Pablo Medina's The Cuban Comedy walks a fine line between poetry and political satire. The story is deeply immersed in post-revolution Cuba, in the crumbling country and unmet needs of its people, but poets and poetry are at its core. The blend makes for tragicomedy with a touch of Spanish; it reads like a combination of legendary Cuban comedian Guillermo Álvarez Guedes' irreverent, foul-mouthed humor and the beautiful strangeness of Alejandro Jodorowsky's prose.

Political upheaval tends to push writers to create narratives that enter into conversation with the most salient themes of the time, and Chuck Wendig's Wanderers is one of those. A dystopian, apocalyptic novel that comfortably occupies a space between horror and science fiction, Wanderers is full of social commentary that digs into everything from global warming to racial tension, while never preaching or bogging down the action-packed story.

Mark Haddon's latest novel, The Porpoise, inhabits a strange interstitial space between myth, fantasy, tragedy, and adventure. Among other things, it's a reimagining of the ancient legend of Antiochus, a king who develops an incestuous relationship with his daughter following the death of his wife and is ultimately exposed by Apollonius of Tyre, an adventurer dealing with his own set of troubles.

One of the best ways to get know a country is by talking to its people.

NPR correspondent Frank Langfitt, who has covered China and other countries over a span of nearly two decades, proves this in latest book, The Shanghai Free Taxi: Journeys with the Hustlers and Rebels of the New China. The book is a master class on how to chronicle a changing country through the personal narratives of its citizens.

The role William S. Burroughs played in shaping literature is well known. But his influence on rock and roll hasn't been as well-documented.

"No matter which way we turned the girl, she didn't have a face."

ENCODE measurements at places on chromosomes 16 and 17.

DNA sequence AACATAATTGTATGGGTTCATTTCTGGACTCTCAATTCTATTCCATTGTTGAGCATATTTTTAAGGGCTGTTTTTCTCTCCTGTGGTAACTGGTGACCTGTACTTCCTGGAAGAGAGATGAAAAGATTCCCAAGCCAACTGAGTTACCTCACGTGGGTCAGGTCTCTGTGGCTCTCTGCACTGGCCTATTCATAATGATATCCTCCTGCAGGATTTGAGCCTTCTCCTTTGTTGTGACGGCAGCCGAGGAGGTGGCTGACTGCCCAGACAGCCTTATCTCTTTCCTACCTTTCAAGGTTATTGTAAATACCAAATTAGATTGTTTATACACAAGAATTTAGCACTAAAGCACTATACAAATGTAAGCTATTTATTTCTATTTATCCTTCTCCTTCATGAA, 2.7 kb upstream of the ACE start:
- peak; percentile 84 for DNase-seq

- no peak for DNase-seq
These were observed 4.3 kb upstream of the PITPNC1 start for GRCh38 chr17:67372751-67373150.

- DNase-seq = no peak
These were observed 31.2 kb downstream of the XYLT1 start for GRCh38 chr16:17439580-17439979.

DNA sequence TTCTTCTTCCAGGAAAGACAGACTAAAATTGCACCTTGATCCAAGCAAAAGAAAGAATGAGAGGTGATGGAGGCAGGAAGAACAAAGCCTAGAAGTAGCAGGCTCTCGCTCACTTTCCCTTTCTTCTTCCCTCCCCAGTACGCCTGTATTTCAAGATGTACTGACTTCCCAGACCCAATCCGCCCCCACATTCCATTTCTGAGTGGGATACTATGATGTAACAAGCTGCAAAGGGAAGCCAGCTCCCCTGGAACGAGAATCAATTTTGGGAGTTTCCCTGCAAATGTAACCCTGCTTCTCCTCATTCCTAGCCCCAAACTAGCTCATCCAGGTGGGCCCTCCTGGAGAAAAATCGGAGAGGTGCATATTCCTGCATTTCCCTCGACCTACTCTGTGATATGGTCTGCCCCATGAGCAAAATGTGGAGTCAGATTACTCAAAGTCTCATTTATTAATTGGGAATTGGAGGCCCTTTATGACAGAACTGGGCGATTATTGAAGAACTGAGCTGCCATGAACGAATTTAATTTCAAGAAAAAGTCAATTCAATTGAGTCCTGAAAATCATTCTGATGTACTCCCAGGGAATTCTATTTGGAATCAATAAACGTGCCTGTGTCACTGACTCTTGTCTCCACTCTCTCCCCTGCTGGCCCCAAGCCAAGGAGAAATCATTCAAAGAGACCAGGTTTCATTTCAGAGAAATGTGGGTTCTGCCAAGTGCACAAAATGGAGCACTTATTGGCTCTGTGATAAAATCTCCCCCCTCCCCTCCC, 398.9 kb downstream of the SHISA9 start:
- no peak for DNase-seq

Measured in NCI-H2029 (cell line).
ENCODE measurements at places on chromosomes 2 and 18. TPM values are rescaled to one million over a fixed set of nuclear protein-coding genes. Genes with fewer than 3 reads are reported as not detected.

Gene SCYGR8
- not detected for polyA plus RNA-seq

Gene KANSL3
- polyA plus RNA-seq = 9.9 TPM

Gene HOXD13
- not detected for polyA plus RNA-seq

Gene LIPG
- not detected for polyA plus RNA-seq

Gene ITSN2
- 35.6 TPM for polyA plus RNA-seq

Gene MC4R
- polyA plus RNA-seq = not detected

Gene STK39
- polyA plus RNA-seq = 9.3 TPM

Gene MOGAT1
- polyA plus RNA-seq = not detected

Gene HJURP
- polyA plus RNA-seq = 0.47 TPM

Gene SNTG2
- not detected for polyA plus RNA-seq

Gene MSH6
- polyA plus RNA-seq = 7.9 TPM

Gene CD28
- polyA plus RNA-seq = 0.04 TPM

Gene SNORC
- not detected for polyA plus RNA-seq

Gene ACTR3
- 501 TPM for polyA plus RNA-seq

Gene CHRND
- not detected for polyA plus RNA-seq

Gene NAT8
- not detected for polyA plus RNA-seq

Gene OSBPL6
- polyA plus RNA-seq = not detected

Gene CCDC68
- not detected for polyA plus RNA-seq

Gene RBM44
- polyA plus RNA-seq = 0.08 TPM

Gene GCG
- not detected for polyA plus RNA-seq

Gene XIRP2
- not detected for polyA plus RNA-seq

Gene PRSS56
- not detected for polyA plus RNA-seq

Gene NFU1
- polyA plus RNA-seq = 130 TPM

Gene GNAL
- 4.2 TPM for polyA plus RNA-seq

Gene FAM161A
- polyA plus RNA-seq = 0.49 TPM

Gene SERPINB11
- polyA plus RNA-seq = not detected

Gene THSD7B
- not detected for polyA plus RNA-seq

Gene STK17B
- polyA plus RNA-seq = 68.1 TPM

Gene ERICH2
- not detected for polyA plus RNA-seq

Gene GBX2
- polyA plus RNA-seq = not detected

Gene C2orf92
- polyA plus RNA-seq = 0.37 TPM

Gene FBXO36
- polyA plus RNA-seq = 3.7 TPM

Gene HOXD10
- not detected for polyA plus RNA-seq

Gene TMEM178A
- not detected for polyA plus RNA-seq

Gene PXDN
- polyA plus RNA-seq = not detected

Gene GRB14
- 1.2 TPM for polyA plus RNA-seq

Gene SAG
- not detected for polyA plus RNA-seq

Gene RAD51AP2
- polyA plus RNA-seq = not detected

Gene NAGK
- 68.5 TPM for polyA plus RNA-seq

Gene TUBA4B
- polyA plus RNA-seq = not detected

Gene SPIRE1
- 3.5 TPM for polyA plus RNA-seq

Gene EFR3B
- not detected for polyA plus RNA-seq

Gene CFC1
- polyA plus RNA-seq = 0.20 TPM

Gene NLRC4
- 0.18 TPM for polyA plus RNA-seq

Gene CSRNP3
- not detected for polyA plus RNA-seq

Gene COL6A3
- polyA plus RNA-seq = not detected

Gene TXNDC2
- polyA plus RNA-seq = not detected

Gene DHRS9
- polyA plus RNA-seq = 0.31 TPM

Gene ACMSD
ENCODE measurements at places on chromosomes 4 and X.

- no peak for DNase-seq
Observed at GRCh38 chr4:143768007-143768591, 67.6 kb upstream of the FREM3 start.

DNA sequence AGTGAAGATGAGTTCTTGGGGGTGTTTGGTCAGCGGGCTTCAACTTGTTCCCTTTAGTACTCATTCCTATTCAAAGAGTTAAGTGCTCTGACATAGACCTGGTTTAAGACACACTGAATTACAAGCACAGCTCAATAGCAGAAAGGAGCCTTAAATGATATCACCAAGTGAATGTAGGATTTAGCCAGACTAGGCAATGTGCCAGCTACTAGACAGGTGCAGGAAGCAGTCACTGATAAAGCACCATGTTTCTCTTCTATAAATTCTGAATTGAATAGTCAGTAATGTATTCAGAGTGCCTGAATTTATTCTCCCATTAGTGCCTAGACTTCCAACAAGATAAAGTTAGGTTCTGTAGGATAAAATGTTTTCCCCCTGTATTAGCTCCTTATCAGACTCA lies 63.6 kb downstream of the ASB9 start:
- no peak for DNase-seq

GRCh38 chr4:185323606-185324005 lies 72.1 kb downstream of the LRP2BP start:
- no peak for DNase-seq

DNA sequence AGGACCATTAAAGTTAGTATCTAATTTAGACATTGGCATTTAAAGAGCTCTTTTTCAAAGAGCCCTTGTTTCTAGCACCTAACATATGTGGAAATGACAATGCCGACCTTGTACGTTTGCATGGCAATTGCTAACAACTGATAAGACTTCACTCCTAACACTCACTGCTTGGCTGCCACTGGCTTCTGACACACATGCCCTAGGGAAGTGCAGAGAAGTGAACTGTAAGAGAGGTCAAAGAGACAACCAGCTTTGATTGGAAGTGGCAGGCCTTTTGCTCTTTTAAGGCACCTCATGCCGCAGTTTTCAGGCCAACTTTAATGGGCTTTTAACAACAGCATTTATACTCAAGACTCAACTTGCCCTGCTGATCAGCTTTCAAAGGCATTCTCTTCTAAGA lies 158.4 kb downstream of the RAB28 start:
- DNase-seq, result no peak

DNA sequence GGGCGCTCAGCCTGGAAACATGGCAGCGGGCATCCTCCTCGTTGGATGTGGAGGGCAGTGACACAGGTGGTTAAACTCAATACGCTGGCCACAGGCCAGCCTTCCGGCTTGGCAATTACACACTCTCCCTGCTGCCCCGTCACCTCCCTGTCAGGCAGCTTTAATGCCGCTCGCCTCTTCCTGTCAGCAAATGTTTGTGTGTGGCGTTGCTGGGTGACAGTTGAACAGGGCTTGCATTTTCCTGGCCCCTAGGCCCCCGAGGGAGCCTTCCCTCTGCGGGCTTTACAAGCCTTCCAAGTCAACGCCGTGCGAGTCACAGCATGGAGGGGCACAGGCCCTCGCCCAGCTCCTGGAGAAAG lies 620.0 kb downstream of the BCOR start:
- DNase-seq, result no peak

Jostein Gaarder's Sophie's World was one of the most memorable books I read in my early teens. The brilliance of that book came from Gaarder's ability to make complicated concepts easier for young minds to digest. Adam Gopnik's A Thousand Small Sanities: The Moral Adventure of Liberalism does the same thing with liberalism — but for politically engaged adults.

C.M. Kushins' Nothing's Bad Luck: The Lives of Warren Zevon opens with Zevon waking up in the middle of the night, confused and scared. The narrative quickly spirals into madness from there. Soon Warren is holding a Smith & Wesson Model 29 .44 Magnum, aiming it at an approaching vehicle. When Zevon finally makes out the driver's face, he realizes it's himself. Then he wakes up again.

Theodor Geisel, better known as Dr. Seuss, was an American icon.

But he was also a complicated man who saw children's literature as a step down in a writer's career and whose work was stained with misogyny and racism, as highlighted in Brian Jay Jones' Becoming Dr. Seuss: Theodore Geisel and the Making of an American Imagination. This and other dichotomies are at the core of Jones' book: Geisel was loved by millions of children but couldn't have children of his own; he wanted his work to be published but panicked when he had to talk about it publicly.

Juliet Escoria's Juliet The Maniac is a powerful mix of biography, exploration of mental illness, and fragments of a nightmare journal of the space between girlhood and womanhood. And while the current buzzword is autofiction, I grew up admiring Truman Capote's In Cold Blood and prefer to call this a nonfiction novel. Some parts could be confused with fiction, when Escoria is writing about hallucinations, but the narrative is full of letters, notes, and even patient logs that make it more of a detailed memoir, spanning two tumultuous years in Escoria's life.

For Damon Young — writer, critic, humorist, and the co-founder and editor-in -chief of VerySmartBrothas — being black in America is to "exist in a ceaseless state of absurdity; a perpetual surreality that twists and contorts and transmutates equilibrium and homeostasis the way an extended stay in space alters human DNA."